More and more people are heading high in the summer. PlanetSKI reports from the French Pyrenees.
The French Pyreness is a region of extreme contrasts – from high peaks to lush valleys.
There is wonderful cuisine and fascinating culture.
Adrenalin action sports to gentle family activities.
PlanetSKI reporter, Vanessa Fisher, has been enjoying the area with her young family.
I visited last summer to see some of the extremities of the region and reported on it here for PlanetSKI. I fell in love with the Pyrenees in the summer months and was keen to see some more of this contrasting region.
Down in the foothills is a sleepy little village called Madiran.
Wine aficionados may recognise the name from the rich red wine which carries its name.
Madiran wine, is one of the most well-known red wines from this part of France.
The Brumont family being one of the biggest growers and exporters of this wine.
The vineyards grow on the south facing slopes of this little corner of the Hautes-Pyreenees.
What isn’t little is the Chateau which sits amongst the vineyards – Chateau Montus.
When I visited it was about to host a huge wedding party.
The converted outbuildings were decked out with linen and flowers but we managed a quick peek in to another of the vast buildings which houses the enormous metal cylinders where the wine is produced and stored.
I’m not a huge wine fan (unless it’s fizzy) but the beautiful old chateau sitting with its panoramic views across the valleys was quite the setting for a wedding reception.
The lady on reception went down to the cellar to dig out a couple of bottles of 2010 Montus, an excellent year for this wine…apparently.
My dad loved it!
On the other side of the region, heading down towards the Med and nestling up against the Haute-Garonne department is the Barousse Forest.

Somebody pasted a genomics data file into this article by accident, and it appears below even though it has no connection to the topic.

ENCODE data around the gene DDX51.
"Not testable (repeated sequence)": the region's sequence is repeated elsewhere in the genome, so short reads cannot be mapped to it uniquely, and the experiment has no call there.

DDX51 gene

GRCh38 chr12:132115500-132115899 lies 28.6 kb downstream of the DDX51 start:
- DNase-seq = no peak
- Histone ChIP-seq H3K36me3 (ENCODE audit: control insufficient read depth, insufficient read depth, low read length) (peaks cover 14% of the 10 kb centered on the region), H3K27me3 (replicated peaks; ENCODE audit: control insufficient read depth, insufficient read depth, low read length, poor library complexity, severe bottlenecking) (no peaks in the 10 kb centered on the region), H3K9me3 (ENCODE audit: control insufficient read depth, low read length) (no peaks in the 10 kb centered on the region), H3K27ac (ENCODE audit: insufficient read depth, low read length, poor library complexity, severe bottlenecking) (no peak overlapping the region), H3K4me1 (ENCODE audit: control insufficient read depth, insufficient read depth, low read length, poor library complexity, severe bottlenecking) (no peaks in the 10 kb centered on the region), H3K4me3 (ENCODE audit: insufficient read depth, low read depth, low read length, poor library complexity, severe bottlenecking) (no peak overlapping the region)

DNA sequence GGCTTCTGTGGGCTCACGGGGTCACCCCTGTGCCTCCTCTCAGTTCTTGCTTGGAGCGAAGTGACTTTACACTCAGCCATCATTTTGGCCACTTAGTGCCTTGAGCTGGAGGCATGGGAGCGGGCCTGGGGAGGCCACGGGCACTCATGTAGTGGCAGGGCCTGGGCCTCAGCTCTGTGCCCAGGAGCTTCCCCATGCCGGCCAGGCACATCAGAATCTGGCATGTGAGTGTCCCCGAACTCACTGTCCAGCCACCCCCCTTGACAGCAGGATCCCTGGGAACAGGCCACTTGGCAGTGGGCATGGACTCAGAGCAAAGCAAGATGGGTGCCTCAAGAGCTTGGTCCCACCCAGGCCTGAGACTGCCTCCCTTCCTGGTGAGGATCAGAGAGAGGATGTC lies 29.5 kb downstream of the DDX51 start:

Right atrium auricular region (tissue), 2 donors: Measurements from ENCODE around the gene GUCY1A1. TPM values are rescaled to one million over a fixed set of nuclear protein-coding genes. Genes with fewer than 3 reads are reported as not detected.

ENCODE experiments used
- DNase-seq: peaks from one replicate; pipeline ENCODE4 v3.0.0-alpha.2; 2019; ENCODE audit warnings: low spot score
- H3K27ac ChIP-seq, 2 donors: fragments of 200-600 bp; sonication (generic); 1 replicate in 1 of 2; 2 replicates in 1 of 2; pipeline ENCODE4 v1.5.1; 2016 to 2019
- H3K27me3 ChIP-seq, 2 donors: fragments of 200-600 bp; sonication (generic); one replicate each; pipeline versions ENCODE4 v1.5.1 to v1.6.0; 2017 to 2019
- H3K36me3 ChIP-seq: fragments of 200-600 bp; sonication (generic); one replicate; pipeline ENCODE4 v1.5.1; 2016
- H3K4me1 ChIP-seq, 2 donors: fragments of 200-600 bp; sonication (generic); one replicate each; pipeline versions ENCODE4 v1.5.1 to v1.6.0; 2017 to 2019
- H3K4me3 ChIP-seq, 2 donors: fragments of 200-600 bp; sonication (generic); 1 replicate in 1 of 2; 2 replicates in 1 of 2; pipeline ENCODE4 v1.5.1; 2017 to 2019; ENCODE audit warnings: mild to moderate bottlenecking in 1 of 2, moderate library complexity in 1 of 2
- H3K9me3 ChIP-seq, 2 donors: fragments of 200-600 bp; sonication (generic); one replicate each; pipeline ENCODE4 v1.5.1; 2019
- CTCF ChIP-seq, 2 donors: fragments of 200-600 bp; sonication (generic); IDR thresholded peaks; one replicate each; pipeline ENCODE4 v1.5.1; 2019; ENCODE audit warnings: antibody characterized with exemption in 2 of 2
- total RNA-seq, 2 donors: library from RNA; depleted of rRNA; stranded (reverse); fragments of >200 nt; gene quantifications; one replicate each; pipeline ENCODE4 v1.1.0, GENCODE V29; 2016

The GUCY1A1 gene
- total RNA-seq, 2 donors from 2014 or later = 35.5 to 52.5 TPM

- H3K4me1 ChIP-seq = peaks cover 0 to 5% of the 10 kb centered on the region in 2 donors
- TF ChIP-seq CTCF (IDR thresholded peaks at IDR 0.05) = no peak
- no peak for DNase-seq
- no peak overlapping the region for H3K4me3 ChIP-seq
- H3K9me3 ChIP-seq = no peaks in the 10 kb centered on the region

With our wine stash we were in search of some new treehouses that have been built up in the woods.
This is where Sat Navs struggle, small mountainside roads, where they get confused with the switch-back roads and tiny paths and tracks.
After a couple of interesting routes, we drove into another tiny village, Cazarihl.
Just off the ‘main road’ through the village are Les Cabanes de Pyrenes.
A local couple have invested in a small section of the forest and built three bespoke treehouses, one sleeping two, one sleeping four and a larger treehouse sleeping seven.
That was to be our home for the night.
As a family overnight treat it was absolutely idyllic; giant wooden games are scattered through the surrounding woodland, and if you want to hike, the owners are clearing an ancient path which runs north from the treehouses up into the woods beyond.
Each treehouse has a different entrance, the duo with its circular stairway and a ladder across to a seating area ‘a deux’.
Ours had an easier wooden staircase, safe for the children, a lovely outside balcony and fun swinging chairs underneath.
Inside was spacious, with a double raised bed, two sets of bunks and a small single under the double.
Small details such as the intricate carving around the windows and the lovely bed linen makes an overnight in these treehouses seem luxurious.
The naturally heated hamman (like a small Jacuzzi) was fired up for us to relax in and for dinner we ate in the on-site Kota grill.
You can cook local meat over the fire in the centre of the little hexagonal building and the owners prepare potatoes and salad plus homemade tart and breads and dried meats to accompany.
After more wine, sleep comes easily, no noise, just the sounds from the woods and pitch black all around.
Gentle fairy lights inside enough to keep the children’s fears at bay!
In the morning, after hauling a wicker basket full of fresh croissants, hot coffee and chocolate up and over the balcony and devoured around the little central table, we moved back down to the valley to discover some ancient caves and hand prints.
The Grottes de Gargas caves take you way underground where, with a guide, you follow the routes through the limestone tunnels and discover a series of 27,000 year old hand prints and animal carvings.
Our guide spoke in French but quickly translated in to English.
Once again we were late for our set tour but luckily managed to tack on to the back of the tour which had only just begun – booking in advance is essential.
Onwards up the valley still at the very edge of the Hautes-Pyrenees and then crossing the high pass at Col du Peysourade brought us down in to the Louron Valley.
At the top of this valley is Loudenvielle with its lake and outdoor pool and slides.
We spent a fabulous day here using the pedalos on the lake before heading in to Ludeo with its fun slides and warm outside pools.
We’d travelled from the furthest tip of the region bordering Gers, across to the Mediterranean side and finally back in to the heart of the Hautes-Pyrenees.
Who says the mountains are just for winter?
See here for more information about holidays in the Hautes-Pyrenees.